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Going beyond CODE?

This topic contains 44 replies, has 13 voices, and was last updated by  kurt@welkerhomes.com 4 years, 5 months ago.

Viewing 5 posts - 41 through 45 (of 45 total)
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  • #85412

    kurt@welkerhomes.com
    Pro
    Owatonna, MN - Minnesota

    Brad, home inspectors are even worse, all it takes to be one is to be one os to order a packet of information on line. No certification or education is required. Addionally, they are hired by the realtors, so if they find things that will break the deal, the realitors will quit hiring them. There is a conflict of interest in that whole system. They give homeowners a false sense of security that there is no issues with the house, because if they find serious issues and break the deal, they lose their job.

    #85418

    ChadM
    Moderator
    East Palestine, Ohio

    We had a private inspector company do an inspection on our current house. He missed the no insulation on the walls and the 5 broken trusses in the roof.

    We bought the house and found these things out after the fact. Only recourse was we got our $500 back. Not impressed.

    Home inspectors are a whole different story. I don’t mean to sound like some elitist contractor or a jerk but the vast majority of those guys are a joke.

    Chad

    A Working Pro since 1993

    Member since 12/07/2013

    A Carpenter's Journal

    Housewright Construction

    #85498

    redwood
    Pro

    The subject of home inspectors needs it’s own topic. Not discounting what Kurt and Chad have said, there is a need for them, but they need to be independent of the realtors and sellers.

    The average home buyer probably has no clue what to look for in regards to the functioning aspects of a home. They need someone to crawl around and tell them that HVAC ducts are not connected, outlets aren’t grounded, ect.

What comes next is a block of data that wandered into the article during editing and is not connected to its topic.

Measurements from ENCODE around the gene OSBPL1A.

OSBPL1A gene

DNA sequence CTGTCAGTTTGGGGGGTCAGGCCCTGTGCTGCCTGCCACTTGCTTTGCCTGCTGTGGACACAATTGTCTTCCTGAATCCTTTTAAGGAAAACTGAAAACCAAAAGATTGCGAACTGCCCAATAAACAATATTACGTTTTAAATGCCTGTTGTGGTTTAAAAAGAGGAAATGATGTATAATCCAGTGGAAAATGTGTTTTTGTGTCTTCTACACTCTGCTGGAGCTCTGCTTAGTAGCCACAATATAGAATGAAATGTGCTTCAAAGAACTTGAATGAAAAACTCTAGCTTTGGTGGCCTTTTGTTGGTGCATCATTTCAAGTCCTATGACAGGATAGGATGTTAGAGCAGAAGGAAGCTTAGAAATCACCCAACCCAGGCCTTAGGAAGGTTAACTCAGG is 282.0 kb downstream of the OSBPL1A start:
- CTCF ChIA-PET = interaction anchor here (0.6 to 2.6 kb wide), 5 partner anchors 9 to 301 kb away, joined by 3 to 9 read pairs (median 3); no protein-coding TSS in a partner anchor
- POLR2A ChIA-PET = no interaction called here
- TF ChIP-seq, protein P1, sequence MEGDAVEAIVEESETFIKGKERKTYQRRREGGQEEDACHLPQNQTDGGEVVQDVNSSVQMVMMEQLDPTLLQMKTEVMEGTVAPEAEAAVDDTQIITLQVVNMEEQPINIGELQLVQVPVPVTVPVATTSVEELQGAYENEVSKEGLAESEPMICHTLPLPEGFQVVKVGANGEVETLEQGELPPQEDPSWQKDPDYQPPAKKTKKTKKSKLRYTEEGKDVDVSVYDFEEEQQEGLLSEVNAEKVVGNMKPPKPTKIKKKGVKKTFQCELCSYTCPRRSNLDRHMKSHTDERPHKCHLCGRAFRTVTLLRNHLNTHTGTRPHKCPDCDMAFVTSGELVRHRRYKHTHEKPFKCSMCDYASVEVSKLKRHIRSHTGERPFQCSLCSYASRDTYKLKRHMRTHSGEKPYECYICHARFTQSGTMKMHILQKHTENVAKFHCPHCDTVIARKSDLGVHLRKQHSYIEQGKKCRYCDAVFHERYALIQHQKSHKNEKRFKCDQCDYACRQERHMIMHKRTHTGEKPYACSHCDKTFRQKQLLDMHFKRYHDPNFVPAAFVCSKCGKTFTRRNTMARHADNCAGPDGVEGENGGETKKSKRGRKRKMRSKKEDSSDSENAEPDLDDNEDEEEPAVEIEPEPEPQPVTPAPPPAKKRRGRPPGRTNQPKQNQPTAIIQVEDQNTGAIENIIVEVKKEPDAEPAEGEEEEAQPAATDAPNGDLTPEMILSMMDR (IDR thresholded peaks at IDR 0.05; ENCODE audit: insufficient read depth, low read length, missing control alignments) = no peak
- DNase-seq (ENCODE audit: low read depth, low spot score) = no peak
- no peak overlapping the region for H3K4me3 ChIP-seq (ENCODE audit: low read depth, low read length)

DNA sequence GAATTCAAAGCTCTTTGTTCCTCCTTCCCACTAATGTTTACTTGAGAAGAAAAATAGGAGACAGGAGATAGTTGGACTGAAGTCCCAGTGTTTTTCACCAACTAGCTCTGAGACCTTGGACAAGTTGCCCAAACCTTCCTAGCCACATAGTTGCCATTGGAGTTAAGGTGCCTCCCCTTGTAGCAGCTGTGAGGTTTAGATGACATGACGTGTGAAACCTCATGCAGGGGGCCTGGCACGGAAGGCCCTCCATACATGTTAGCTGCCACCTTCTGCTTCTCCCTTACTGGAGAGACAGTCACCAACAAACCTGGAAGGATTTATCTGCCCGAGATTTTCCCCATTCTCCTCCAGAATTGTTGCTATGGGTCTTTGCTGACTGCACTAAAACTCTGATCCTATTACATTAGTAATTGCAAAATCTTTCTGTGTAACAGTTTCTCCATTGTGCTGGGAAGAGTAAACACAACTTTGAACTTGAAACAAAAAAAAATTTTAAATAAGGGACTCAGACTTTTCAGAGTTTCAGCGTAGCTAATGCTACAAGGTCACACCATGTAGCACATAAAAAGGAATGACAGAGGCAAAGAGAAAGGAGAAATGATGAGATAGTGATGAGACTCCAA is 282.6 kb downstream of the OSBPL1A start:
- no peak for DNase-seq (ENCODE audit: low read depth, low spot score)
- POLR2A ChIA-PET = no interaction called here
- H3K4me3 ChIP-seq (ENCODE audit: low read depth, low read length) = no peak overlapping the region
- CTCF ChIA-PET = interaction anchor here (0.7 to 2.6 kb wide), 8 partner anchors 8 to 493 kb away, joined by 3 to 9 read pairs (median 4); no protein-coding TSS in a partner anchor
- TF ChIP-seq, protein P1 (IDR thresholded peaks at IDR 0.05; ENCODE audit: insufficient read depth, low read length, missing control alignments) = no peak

Mark E.

    Pioneer, CA

    Working Pro 1972 - 2015
    Member since Jan 22, 2013
    www.creative-redwood-designs.com

    #85521

    jdw1865
    Pro
    Dewey, OK

    Brad, home inspectors are even worse, all it takes to be one is to be one os to order a packet of information on line. No certification or education is required. Addionally, they are hired by the realtors, so if they find things that will break the deal, the realitors will quit hiring them. There is a conflict of interest in that whole system. They give homeowners a false sense of security that there is no issues with the house, because if they find serious issues and break the deal, they lose their job.

    In Oklahoma you have to be licensed to call your self a home inspector. The buyer hires who ever they want to do the inspection. They can hire a licensed inspector or a contractor or their nephew Ed. The homeowner is the one doing the hiring. If a Real Estate agent is caught even recommending an inspector they will lose their real estate license and their business license. That gets rid of the conflict of interest. Inspector works for buyer not agent.

    I had a Real Estate license for a couple of years and it was fairly difficult to obtain and has gotten harder. There are no provisions here for a GC license. Not required and not offered. It is much easier to be Home Builder than a Real Estate Agent here.

    #85556

    kurt@welkerhomes.com
    Pro
    Owatonna, MN - Minnesota

    Mark, I agree that there is a need for home inspectors. However they need to be independent as Jerry noted they are in Oklahoma. They cannot have a vested interest in keeping realtors happy and not spoiling a deal because of finding deficiencies.

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